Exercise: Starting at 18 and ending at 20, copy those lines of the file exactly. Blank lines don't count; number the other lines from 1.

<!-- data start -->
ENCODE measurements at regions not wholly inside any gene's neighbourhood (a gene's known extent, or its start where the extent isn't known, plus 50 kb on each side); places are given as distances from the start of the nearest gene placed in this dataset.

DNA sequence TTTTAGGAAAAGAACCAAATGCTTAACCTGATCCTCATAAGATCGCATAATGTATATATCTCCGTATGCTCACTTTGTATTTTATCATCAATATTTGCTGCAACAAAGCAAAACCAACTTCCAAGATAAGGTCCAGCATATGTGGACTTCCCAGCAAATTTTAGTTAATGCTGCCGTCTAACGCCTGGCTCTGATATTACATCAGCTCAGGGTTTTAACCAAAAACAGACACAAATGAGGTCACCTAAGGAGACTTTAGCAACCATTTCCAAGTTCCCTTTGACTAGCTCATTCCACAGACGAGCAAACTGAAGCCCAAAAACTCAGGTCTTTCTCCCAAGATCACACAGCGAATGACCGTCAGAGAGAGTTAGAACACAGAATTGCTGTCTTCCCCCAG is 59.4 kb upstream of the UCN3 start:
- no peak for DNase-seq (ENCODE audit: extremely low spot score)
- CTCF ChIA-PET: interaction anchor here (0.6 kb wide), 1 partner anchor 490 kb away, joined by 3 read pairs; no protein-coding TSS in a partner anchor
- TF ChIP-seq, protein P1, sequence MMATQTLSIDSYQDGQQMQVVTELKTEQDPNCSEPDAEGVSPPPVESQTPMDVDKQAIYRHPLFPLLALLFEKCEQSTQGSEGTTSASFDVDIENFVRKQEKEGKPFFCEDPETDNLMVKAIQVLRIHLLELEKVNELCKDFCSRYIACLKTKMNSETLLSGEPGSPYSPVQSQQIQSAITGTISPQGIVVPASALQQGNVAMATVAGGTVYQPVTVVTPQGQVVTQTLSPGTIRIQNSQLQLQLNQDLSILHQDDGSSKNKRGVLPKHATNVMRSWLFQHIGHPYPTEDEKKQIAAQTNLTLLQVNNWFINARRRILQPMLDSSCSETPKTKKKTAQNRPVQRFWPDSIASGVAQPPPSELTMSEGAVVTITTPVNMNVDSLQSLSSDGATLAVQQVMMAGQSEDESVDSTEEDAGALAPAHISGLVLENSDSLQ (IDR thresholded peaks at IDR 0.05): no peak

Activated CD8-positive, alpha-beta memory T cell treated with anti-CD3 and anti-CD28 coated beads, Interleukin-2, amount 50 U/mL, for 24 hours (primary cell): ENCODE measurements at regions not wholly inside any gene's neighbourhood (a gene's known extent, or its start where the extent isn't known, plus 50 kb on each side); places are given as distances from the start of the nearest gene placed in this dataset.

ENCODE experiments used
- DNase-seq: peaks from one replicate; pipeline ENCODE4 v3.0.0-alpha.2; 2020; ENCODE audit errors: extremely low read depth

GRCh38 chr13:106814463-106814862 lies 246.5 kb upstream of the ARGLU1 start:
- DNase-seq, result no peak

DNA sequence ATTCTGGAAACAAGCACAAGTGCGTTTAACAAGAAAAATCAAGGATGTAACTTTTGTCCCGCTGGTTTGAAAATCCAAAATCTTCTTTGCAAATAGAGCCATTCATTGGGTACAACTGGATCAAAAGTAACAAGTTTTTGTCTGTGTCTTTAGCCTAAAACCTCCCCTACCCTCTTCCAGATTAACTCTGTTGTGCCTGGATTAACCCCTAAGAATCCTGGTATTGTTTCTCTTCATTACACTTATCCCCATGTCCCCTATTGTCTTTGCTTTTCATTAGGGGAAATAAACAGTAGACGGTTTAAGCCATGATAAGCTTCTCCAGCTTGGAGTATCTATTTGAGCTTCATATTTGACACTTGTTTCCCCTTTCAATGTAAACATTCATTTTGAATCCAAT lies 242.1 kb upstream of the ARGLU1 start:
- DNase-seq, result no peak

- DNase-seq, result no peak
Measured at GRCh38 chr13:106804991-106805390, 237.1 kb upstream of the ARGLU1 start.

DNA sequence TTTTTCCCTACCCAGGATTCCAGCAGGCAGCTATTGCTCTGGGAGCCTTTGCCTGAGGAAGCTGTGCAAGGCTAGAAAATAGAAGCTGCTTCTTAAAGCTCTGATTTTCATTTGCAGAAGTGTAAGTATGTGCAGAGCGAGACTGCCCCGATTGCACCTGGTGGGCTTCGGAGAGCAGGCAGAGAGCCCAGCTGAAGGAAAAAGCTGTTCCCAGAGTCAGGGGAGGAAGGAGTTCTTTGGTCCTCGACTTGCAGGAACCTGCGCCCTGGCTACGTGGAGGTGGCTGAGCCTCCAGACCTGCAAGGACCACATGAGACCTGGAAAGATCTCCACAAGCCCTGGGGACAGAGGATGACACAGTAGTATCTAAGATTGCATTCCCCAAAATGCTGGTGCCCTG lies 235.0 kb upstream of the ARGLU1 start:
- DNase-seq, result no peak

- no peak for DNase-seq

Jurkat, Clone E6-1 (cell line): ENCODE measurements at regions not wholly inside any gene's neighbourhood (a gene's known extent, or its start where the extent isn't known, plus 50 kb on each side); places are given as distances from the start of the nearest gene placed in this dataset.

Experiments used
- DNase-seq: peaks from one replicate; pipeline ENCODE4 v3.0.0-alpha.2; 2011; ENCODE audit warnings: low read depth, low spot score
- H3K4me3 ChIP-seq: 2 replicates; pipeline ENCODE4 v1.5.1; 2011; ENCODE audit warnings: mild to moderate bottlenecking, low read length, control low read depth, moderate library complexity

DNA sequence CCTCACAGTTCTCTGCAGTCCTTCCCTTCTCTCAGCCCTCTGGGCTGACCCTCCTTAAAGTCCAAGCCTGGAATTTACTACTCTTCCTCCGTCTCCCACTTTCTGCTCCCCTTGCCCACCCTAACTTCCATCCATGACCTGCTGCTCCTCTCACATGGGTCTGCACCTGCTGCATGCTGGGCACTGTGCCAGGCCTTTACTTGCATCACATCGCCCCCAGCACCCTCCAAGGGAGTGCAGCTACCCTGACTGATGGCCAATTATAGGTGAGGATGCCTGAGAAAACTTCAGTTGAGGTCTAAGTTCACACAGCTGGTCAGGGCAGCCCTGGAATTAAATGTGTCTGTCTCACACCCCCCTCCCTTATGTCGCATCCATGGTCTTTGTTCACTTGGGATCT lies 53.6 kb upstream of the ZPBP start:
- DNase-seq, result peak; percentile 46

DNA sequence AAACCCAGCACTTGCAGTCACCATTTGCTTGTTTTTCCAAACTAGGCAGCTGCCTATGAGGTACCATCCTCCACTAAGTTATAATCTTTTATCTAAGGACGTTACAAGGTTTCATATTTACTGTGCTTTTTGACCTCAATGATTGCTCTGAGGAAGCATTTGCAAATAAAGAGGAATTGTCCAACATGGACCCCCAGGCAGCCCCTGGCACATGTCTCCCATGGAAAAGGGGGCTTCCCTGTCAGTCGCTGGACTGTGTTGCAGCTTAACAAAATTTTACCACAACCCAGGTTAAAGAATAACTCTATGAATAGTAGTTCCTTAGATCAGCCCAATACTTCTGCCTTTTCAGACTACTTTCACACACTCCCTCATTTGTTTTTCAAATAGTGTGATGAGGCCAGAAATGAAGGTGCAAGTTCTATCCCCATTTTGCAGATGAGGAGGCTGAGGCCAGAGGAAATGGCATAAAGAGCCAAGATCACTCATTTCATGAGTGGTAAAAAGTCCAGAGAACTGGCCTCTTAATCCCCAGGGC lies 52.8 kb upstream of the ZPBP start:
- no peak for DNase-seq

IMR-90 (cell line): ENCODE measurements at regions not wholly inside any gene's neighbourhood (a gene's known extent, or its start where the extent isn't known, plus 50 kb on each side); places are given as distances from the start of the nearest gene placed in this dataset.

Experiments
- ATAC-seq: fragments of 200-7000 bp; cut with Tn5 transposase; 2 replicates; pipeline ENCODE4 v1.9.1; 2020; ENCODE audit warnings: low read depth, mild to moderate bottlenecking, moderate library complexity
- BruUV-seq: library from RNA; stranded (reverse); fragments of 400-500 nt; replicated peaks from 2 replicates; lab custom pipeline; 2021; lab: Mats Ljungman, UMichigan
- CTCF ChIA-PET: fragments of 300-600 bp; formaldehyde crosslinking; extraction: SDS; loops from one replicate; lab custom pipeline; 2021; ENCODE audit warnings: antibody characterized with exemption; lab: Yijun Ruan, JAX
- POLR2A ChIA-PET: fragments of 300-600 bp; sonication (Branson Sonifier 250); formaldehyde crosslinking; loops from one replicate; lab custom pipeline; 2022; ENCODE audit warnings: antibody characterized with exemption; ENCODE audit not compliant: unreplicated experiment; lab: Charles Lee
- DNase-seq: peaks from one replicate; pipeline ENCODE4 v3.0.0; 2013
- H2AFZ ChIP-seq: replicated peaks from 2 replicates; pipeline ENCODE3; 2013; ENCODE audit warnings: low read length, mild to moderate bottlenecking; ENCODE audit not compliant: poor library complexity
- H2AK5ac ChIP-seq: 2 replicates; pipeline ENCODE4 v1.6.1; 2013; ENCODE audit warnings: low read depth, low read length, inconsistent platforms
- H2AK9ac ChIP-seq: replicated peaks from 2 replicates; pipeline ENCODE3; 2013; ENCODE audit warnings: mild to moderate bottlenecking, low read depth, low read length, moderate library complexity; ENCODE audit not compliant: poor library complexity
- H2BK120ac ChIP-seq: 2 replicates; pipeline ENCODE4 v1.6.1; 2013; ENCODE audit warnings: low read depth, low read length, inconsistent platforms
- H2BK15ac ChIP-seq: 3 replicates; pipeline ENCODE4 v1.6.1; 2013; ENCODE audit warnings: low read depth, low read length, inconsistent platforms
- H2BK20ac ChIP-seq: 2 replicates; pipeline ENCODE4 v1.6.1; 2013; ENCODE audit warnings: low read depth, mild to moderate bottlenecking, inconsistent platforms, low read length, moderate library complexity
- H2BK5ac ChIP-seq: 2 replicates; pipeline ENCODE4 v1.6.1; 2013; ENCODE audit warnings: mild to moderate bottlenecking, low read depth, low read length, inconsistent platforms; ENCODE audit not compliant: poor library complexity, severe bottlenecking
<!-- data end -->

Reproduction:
Jurkat, Clone E6-1 (cell line): ENCODE measurements at regions not wholly inside any gene's neighbourhood (a gene's known extent, or its start where the extent isn't known, plus 50 kb on each side); places are given as distances from the start of the nearest gene placed in this dataset.

Experiments used
- DNase-seq: peaks from one replicate; pipeline ENCODE4 v3.0.0-alpha.2; 2011; ENCODE audit warnings: low read depth, low spot score